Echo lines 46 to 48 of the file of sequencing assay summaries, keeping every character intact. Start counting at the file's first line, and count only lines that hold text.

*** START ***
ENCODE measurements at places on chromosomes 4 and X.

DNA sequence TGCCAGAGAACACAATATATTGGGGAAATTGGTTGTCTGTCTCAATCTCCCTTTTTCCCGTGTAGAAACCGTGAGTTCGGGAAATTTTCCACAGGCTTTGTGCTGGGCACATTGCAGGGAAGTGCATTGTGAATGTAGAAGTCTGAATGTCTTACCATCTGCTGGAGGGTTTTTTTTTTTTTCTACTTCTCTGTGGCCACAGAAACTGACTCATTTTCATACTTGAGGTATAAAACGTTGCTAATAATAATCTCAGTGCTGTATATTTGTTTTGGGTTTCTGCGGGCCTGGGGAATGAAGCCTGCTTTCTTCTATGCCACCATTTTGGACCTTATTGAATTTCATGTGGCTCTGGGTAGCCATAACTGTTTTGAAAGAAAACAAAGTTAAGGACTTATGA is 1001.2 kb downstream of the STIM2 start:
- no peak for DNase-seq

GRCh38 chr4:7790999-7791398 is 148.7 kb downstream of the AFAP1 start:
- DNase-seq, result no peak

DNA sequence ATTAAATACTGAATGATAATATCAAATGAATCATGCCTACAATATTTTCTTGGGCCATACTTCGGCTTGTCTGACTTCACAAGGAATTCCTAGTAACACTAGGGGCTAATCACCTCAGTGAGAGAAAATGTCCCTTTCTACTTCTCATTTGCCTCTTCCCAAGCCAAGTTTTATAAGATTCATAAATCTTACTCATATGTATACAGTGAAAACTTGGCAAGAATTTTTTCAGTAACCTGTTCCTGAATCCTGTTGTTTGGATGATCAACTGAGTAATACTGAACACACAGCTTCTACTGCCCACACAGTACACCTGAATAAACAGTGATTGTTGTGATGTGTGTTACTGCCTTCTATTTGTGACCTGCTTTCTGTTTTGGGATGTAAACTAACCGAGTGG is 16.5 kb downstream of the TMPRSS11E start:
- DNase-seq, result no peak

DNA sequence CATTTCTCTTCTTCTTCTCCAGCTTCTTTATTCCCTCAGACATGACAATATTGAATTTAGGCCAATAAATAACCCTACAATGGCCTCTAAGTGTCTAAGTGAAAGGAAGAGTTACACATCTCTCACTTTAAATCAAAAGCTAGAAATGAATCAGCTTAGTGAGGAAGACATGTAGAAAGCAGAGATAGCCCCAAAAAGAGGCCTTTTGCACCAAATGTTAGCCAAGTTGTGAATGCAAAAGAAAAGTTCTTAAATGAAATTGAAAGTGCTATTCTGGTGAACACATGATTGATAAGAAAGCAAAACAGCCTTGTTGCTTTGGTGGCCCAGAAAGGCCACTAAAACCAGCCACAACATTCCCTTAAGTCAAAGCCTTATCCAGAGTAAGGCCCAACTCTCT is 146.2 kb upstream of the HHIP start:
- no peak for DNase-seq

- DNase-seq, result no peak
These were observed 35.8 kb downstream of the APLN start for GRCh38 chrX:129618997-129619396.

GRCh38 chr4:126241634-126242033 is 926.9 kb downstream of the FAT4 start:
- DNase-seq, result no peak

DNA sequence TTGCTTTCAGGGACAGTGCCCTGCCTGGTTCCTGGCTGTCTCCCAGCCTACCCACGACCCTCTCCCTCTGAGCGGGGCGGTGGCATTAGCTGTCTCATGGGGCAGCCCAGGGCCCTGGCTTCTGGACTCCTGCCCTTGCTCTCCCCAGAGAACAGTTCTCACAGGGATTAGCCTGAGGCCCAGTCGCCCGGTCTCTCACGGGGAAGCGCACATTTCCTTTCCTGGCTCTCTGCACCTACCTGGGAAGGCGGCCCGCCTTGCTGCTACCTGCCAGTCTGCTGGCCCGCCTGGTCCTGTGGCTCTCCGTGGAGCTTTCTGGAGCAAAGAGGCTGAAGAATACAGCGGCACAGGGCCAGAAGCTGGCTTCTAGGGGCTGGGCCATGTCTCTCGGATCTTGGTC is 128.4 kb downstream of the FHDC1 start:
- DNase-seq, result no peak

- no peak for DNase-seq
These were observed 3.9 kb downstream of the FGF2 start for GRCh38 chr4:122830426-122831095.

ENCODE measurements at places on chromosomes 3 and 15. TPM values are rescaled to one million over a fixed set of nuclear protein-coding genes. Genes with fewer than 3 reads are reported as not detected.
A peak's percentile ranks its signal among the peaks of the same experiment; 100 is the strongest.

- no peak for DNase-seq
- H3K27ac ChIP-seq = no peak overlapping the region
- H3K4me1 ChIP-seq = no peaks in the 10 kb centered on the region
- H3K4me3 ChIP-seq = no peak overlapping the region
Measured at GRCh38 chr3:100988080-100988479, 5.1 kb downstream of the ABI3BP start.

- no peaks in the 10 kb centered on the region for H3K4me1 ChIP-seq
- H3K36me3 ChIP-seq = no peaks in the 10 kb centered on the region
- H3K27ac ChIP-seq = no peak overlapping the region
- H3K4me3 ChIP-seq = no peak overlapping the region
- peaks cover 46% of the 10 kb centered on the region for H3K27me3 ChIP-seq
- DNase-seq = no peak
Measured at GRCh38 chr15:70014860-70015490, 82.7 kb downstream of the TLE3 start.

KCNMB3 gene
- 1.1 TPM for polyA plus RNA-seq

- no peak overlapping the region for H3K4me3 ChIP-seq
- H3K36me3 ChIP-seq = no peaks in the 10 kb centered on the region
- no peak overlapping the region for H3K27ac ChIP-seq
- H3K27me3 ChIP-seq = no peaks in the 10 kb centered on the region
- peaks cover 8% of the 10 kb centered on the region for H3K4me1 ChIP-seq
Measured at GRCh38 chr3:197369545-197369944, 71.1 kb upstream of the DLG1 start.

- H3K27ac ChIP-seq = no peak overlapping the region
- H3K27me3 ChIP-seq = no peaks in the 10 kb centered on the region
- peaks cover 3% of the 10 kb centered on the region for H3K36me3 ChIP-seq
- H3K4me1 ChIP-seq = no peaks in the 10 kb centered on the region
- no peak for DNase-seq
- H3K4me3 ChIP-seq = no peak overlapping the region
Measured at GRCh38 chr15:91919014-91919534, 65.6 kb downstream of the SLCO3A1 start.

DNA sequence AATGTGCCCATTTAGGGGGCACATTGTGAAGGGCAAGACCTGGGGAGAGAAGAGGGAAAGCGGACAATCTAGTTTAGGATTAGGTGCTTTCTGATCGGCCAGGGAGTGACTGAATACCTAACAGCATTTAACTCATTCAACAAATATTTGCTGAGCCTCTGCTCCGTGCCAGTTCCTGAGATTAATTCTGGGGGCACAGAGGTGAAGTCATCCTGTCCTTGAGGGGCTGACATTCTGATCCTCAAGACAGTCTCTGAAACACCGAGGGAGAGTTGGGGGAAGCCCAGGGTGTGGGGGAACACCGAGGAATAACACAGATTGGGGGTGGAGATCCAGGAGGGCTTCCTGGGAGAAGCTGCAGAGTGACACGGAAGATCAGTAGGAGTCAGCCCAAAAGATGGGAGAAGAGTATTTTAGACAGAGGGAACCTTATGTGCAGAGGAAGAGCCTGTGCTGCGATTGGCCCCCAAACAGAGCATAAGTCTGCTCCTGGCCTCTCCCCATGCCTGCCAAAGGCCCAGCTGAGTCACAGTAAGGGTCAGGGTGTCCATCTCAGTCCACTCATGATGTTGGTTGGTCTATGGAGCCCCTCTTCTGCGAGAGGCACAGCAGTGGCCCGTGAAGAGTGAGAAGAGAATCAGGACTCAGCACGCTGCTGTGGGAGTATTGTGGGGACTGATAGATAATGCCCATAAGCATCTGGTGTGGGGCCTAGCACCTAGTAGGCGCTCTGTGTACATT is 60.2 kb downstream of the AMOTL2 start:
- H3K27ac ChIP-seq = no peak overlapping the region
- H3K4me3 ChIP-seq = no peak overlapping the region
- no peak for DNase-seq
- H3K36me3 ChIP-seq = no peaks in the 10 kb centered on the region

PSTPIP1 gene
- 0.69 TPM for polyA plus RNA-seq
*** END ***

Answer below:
Measured at GRCh38 chr15:91919014-91919534, 65.6 kb downstream of the SLCO3A1 start.

DNA sequence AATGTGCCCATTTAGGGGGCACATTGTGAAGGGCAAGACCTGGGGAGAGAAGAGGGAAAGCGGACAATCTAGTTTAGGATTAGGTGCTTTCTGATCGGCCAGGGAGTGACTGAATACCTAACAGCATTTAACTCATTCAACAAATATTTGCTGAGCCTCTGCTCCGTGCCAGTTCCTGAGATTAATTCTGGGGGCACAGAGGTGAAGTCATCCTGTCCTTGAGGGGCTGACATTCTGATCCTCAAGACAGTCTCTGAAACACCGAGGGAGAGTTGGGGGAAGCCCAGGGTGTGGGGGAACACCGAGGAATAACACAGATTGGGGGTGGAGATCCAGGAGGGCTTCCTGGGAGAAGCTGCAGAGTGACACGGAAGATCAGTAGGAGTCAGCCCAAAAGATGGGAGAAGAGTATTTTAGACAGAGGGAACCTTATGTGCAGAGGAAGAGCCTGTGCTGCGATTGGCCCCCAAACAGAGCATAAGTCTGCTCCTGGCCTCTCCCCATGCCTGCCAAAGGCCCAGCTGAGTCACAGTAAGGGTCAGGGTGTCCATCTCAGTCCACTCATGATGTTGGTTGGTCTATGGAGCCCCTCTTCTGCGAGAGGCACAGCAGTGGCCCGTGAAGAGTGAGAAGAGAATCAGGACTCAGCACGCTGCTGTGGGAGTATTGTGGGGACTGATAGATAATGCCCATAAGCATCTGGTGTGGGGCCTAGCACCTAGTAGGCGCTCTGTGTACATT is 60.2 kb downstream of the AMOTL2 start:
- H3K27ac ChIP-seq = no peak overlapping the region